For a while now, snapd has supported the ability to install and use multiple instances of the same snap in parallel. This allows users to test features in new software releases side by side with the stable, production versions. Similarly, users can distribute their work or perhaps use custom settings across several distinct, isolated profiles in their applications. The only limitation was that snaps had to be strictly confined. Recently, the parallel install capability has been extended to snaps using classic confinement, too.
Enable experimental feature & test functionality
This is still an experimental feature for early adopters and tinkerers – it will be enabled by default in a future stable release of snapd. At the moment, you need to toggle the following option on the command line:
sudo snap set system experimental.parallel-instances=true
Once it’s enabled, you can install snaps in parallel, using a unique identifier to distinguish between different instances (or versions). You can also use aliases to streamline your work. For instance:
sudo snap install --classic --unaliased go_12 --channel=1.12/stable
sudo snap install --classic --unaliased go_13 --channel=1.13/stable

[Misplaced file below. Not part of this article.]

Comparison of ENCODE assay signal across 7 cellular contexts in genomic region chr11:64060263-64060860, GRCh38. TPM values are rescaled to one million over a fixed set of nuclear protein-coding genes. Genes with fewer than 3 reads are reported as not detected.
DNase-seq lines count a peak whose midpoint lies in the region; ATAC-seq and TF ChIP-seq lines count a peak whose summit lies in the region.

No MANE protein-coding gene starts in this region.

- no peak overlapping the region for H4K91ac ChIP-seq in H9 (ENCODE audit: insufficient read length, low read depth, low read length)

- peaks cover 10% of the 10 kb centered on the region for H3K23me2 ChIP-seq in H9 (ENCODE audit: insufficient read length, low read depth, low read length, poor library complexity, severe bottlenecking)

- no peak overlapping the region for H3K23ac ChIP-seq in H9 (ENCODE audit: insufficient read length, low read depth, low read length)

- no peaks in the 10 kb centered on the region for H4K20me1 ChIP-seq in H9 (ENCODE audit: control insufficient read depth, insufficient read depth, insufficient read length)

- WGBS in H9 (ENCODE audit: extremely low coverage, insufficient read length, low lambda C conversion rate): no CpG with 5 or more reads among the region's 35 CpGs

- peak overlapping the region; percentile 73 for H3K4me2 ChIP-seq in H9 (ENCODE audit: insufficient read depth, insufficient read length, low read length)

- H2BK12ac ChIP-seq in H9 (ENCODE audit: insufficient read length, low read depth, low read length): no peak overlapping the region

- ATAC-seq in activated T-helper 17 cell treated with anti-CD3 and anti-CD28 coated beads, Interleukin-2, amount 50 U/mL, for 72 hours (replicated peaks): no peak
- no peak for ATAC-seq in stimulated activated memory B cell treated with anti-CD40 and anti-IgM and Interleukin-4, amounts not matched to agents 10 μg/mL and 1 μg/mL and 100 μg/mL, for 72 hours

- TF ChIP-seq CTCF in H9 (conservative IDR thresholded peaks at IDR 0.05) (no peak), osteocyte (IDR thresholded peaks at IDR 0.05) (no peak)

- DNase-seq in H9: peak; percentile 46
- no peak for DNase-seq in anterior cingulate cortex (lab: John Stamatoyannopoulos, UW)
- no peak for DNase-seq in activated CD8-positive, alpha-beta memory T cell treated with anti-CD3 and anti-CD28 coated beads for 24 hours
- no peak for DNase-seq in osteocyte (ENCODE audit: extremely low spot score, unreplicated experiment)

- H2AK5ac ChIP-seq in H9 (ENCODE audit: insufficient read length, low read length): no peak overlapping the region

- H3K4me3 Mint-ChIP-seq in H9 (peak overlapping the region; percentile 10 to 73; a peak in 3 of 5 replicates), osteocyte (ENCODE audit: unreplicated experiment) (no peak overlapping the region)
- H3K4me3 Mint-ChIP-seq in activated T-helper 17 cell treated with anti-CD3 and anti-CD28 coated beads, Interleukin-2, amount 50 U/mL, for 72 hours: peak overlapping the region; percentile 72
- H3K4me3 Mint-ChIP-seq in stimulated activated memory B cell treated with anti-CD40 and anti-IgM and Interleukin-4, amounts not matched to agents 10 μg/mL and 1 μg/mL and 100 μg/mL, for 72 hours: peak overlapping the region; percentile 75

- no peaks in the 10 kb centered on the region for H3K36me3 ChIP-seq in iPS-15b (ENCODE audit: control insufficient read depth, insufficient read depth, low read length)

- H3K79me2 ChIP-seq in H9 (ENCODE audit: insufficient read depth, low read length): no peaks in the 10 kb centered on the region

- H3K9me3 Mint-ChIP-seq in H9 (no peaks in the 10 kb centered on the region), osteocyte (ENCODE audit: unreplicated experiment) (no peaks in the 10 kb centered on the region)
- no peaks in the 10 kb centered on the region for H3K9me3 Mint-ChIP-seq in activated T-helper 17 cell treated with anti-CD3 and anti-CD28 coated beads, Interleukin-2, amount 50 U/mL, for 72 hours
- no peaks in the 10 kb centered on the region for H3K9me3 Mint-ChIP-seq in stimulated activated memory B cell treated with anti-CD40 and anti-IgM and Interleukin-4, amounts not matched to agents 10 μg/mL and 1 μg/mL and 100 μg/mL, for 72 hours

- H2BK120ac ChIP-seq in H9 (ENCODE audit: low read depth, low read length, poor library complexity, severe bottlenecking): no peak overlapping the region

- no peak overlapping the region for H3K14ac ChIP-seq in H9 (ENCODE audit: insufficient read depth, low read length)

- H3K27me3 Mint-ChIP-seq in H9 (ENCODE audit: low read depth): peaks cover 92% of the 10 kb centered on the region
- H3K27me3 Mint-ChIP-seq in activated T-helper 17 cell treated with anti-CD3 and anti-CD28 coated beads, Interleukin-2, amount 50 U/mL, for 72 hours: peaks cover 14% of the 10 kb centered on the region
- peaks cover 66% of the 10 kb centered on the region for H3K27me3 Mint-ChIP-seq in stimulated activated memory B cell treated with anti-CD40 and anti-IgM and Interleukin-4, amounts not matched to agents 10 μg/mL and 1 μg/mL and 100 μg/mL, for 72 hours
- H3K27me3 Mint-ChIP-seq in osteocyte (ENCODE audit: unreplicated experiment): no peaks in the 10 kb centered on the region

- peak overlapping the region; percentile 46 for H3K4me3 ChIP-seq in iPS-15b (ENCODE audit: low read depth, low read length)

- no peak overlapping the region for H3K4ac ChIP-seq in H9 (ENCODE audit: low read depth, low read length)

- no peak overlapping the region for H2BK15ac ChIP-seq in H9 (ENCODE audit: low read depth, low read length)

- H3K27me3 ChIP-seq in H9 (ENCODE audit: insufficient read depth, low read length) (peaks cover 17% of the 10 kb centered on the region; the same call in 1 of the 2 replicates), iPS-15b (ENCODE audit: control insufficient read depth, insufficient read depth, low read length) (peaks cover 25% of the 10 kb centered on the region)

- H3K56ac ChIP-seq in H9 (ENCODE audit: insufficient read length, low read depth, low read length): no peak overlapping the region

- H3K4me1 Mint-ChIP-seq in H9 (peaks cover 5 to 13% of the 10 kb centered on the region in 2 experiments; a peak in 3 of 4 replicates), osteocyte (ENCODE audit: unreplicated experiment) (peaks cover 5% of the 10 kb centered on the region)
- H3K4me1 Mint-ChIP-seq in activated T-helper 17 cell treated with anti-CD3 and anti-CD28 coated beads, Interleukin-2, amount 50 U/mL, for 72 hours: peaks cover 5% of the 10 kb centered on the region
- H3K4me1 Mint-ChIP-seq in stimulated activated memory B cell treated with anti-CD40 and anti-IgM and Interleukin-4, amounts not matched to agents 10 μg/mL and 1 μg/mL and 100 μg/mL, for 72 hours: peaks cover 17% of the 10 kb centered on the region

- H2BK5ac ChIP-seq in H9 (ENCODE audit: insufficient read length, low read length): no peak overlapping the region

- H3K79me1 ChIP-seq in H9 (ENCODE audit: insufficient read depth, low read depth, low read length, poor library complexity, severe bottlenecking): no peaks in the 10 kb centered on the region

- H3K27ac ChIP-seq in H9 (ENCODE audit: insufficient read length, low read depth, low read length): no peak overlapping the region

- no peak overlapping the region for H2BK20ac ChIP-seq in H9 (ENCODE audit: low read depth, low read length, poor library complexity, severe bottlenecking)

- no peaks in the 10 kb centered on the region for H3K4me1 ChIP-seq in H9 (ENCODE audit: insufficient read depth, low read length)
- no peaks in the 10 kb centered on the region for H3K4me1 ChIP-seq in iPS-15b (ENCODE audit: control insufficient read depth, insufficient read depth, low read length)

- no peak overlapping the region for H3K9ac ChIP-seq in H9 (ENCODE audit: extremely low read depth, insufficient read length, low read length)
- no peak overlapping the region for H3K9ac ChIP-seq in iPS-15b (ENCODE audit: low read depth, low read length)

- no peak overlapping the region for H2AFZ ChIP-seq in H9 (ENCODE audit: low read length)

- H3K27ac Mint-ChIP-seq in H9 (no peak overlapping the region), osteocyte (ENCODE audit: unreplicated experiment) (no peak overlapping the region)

sudo snap alias go_12 go-1.12
sudo snap alias go_13 go-1.13
An important distinction is that previously, snaps used the same mount namespace as the host. Now, this is separate, with application code mounted on /snap/$SNAP_INSTANCE_NAME/, while the data is stored in /var/snap/$SNAP_INSTANCE_NAME/. You may still need to adjust some of your snaps, especially if they employ the client-server model, to make sure that they can function well if installed (and running) in parallel.
You can test this feature with one of the classic snaps available in the Snap Store, like Android Studio, Sublime Text, Powershell, Blender, Microk8s, and others. Or you can even try with snapcraft!
snap list | grep snapcraft
snapcraft_edge 3.9.2+git213.g1fdd243c 4119 edge canonical* classic
snapcraft_stable 3.9.8 3970 stable canonical* classic
If you are a snap developer, this is an excellent way to test new features without compromising on your production setup. You can have the stable version of snapcraft installed for everyday builds, and then use the edge build to try out new stuff. You can also always switch between channels, all of which provides you with the necessary flexibility for development work.
The parallel install for classic snaps should further expand the freedom in how people they manage their software. Developers can promote new versions and early builds with greater confidence, while users have the ability to try the upcoming features without touching their stable setup. Classic snaps present their own challenges, as they have system-level access, which makes the parallel install option even more enticing and practical.
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